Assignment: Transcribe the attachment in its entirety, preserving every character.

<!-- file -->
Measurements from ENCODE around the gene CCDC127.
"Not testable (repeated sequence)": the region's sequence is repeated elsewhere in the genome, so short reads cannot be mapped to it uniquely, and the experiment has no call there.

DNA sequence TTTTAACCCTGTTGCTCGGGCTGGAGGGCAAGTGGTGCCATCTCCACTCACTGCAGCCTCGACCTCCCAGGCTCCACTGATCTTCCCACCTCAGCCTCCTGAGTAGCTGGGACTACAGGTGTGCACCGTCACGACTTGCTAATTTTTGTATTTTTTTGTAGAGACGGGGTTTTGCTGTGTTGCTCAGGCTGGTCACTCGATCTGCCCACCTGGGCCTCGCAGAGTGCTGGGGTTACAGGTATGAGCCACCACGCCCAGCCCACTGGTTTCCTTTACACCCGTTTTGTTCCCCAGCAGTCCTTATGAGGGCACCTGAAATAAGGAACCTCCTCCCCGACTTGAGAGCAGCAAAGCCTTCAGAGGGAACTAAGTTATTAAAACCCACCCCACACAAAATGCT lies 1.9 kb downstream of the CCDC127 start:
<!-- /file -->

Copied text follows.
Measurements from ENCODE around the gene CCDC127.
"Not testable (repeated sequence)": the region's sequence is repeated elsewhere in the genome, so short reads cannot be mapped to it uniquely, and the experiment has no call there.

DNA sequence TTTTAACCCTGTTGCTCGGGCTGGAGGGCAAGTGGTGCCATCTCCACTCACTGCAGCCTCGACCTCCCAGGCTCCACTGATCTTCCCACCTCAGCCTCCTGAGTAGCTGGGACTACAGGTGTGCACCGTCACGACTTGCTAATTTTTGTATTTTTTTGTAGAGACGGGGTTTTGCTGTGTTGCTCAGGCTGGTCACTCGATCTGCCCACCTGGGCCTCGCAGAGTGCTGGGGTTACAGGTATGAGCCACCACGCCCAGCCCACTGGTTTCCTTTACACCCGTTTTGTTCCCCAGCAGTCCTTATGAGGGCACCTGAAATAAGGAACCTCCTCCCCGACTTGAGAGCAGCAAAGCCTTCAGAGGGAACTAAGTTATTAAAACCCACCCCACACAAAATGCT lies 1.9 kb downstream of the CCDC127 start: